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Captain of Bunny Clark discusses the midwater trawl issue
February 02, 2005
Bunny Clark Herring Page
At 7:00 PM, I met representatives from all the industry user groups for a meeting on how New England is going to eliminate the dirtiest fishery that has ever graced our waters, namely the herring mid-water trawling industry. Midwater trawlers drag huge nets behind the boat (sometimes in tandem-with two boats towing a net that is larger than a single boat can haul). These nets have small mesh and will catch anything in it’s path. The industry representatives at the meeting included herring seiners, tuna fishermen, recreational anglers, party/charter boats, hook (longline) fishermen, lobstermen, groundfishermen, whale watch groups, the Coastal Conservation Association and conservation groups (including the Conservation Law Foundation and Oceana). This is the first time I have seen so many groups of varied fishery related interests in the same room working together for the same goals. Our concern is that these herring trawlers are catching up the herring at an alarming rate and, in effect, are moving those fish that depend on herring as a food source out of the reach of every user group that is left along the coast. Not only that, but in so doing, the mid-water boats (most of which are over 100 feet long and as much as 150 feet long) are also catching everything else that feeds on the herring. These are some things that have been happening in this mid-water trawler herring fishery:
*Since the mid-water trawlers showed up on Jeffrey’s Ledge in 1991, the herring populations have declined at an alarming rate. Where before one could tell when they were on Jeffrey’s by the enormous schools of herring found there, now, you are lucky to find a school of herring at all and, when you do, it’s big news. Of course, Jeffrey’s Ledge, as most of you know, is a closed area for commercial groundfish boats, a protected area so groundfish can live, grow and multiply with limited harvest. If there are no herring there, obviously, the fish will move where there are herring or where they can eat. This makes the idea of a groundfish protected area moot and moves these groundfish into areas that are commercially fished on a regular basis. Indeed, our tuna fishery almost ceased to exist in New England last season (a first-the tuna fishermen-the General Tuna Category specifically-never met the governments quota for total catch! This is the second year in a row that the tuna seiners and harpoon tuna boats did not meet their quota!), most of the tuna caught were found in Canadian waters where they have a sustainable fishery on herring (purse seine only).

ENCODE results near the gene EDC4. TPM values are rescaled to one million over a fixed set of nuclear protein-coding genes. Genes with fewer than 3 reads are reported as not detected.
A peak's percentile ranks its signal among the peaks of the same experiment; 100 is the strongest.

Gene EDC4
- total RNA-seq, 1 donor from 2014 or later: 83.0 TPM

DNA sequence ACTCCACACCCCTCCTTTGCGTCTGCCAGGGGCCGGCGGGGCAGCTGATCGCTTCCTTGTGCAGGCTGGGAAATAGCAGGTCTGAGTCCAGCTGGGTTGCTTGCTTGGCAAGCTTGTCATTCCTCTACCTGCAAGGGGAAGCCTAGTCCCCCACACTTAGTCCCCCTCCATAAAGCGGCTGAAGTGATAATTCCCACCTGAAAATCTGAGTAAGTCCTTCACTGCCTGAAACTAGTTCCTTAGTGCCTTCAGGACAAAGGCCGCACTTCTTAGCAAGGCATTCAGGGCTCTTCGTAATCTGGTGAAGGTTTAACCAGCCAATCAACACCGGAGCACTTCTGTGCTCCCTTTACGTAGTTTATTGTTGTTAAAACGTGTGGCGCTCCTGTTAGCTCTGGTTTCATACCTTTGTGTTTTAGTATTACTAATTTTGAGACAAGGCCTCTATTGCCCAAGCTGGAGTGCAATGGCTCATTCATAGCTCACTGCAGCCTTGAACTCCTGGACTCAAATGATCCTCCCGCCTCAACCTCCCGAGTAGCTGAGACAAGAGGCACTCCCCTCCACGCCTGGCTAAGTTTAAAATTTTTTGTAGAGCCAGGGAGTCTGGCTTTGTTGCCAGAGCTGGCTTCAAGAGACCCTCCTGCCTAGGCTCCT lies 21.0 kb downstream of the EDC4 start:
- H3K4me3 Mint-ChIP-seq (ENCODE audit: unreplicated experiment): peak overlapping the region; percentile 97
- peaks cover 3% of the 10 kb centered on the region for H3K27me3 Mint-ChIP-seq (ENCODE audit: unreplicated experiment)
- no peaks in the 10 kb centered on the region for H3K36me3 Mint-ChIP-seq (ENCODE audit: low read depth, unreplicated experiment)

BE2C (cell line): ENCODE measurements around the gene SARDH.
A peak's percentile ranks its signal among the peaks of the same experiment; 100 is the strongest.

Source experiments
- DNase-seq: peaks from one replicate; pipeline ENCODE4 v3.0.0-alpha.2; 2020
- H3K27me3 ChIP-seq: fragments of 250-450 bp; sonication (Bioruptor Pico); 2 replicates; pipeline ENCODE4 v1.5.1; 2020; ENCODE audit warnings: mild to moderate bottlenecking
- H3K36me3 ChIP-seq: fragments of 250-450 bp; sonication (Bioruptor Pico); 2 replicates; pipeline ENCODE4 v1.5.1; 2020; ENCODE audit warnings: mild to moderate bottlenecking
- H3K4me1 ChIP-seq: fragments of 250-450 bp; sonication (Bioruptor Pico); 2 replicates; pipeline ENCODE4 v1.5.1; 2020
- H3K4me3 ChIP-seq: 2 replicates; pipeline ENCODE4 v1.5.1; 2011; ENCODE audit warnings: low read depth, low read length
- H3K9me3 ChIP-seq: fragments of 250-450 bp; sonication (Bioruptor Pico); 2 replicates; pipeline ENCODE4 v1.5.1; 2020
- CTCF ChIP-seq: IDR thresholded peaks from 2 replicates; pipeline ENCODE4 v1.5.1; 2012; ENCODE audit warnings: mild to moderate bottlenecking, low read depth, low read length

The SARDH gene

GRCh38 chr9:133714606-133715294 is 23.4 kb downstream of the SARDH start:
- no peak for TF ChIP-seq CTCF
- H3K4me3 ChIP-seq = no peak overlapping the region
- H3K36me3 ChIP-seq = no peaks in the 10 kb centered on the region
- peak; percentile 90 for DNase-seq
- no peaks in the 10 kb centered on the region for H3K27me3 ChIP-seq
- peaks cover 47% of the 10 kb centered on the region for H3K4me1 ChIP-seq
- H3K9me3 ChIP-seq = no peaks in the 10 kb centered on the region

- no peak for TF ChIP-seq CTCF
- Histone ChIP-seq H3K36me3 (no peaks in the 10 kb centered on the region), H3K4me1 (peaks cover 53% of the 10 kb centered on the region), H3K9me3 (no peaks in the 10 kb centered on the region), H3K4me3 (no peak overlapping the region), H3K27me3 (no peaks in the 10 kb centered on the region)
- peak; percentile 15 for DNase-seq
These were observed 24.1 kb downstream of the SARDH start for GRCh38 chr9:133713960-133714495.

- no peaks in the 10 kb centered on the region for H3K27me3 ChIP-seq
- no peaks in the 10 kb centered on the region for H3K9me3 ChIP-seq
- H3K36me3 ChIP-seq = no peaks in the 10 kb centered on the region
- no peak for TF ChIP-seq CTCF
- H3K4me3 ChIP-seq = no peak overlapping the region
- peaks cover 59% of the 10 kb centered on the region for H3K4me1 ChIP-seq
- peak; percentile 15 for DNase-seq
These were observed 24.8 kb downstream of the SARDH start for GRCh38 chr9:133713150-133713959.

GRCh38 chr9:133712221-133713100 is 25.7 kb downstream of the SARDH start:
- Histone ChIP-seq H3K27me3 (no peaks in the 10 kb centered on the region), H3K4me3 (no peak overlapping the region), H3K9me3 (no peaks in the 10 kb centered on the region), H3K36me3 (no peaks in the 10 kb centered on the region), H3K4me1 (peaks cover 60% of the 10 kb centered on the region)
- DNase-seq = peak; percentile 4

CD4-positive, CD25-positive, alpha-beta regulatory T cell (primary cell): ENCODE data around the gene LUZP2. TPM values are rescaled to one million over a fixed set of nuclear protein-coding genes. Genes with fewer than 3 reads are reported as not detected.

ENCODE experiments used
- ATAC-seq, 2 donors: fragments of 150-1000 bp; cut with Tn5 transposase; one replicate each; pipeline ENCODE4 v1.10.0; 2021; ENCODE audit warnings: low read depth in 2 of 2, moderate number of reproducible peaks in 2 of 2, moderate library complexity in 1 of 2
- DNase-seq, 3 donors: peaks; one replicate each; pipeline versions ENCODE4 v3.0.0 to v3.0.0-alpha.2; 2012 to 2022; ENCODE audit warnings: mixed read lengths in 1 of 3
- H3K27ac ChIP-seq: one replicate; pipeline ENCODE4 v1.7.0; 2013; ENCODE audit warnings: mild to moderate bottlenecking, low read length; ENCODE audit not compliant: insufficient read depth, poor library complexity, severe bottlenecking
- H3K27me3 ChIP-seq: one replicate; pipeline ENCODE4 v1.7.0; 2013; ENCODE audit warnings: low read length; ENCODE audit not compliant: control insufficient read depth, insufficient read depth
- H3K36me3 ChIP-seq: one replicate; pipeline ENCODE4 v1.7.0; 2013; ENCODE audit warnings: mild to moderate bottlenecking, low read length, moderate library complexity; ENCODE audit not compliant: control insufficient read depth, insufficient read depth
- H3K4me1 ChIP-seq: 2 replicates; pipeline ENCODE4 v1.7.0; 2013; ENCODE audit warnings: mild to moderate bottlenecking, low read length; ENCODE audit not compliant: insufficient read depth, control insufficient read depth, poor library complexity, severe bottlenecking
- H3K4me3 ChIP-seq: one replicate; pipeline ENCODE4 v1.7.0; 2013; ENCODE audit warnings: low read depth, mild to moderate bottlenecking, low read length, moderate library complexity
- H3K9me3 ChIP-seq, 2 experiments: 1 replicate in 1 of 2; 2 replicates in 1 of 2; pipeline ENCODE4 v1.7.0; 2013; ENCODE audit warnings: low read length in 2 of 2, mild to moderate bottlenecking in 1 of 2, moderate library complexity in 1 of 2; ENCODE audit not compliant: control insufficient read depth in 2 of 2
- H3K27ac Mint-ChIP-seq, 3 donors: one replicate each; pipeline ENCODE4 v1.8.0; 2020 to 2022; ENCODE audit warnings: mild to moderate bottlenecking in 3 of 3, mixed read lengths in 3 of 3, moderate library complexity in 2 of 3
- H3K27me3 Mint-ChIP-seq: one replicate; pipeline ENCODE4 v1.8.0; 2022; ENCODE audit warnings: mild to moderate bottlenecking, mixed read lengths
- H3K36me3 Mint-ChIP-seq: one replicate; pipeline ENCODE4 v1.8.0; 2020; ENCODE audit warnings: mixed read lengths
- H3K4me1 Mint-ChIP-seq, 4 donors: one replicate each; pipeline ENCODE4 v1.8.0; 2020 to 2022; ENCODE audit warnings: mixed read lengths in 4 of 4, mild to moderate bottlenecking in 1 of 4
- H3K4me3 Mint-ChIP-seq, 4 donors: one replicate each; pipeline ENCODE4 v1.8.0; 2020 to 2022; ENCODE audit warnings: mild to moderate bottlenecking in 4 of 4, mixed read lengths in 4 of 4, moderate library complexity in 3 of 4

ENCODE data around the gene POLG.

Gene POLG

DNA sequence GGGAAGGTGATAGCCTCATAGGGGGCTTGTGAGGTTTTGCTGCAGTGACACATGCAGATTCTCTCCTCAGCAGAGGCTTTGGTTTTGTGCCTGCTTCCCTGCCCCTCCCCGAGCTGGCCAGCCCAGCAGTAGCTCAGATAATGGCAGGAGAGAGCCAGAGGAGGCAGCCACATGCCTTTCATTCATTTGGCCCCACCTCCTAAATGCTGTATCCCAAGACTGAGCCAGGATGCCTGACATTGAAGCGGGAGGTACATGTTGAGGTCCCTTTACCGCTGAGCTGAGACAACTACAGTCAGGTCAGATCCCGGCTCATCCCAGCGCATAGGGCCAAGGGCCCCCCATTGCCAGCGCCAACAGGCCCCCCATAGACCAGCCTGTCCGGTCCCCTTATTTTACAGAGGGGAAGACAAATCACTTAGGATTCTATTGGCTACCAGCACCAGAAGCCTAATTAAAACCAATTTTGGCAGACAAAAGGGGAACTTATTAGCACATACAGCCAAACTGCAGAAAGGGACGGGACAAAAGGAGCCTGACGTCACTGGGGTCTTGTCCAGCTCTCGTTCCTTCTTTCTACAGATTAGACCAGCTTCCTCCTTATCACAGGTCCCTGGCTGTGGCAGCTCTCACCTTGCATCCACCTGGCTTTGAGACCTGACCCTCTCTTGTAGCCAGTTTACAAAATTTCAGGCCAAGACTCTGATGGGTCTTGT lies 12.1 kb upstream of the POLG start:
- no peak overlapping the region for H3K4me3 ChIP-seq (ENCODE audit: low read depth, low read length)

*The bycatch (other organisms that are caught with the herring) is huge. Tons of groundfish including haddock, cod and pollock have been caught with the herring. There were so many small haddock landed on so many occasions, lobstermen became used to seeing haddock in the barrels of herring bought to be used for lobster bait – I know, I was one of them. It was less than ten years ago that we (party boats) started to see the return of haddock to our waters. Can we allow these boats to undermine the haddock recovery efforts at this time? Can we afford it? No, we can’t. Since the mid-water trawlers showed up in 1991, the numbers of small juvenile pollock have declined on Jeffreys Ledge. Large numbers of seals, some porpoises and a few whales have been killed in the process of catching herring by these boats. They caught so many dogfish (a Federally protected species of small shark) during the summer of 2004 that they had to hire lobster boats and the like to haul off large quantities of these fish to dump them. Federal enforcement doesn’t know about this (or is turning a blind eye) even though it is common knowledge up and down the coast. Where there hasn’t been a whiting fishery for years (whiting populations have declined to an unfishable level), whale watch boats are reporting seeing acres of dead whiting floating on the surface during the time that the mid-trawlers are working the area. When mid-water trawlers felt free to talk on the radio, I overheard trawler captains talking about ripping the belly out of their nets. The reason; these boats were towing so close to the bottom (where the groundfish and herring were) that they were catching their gear on unknown wrecks lying on the bottom! Indeed, last season, some of these boats were seen using eighteen inch rollers. You don’t use rollers on dragging gear unless you are working the bottom.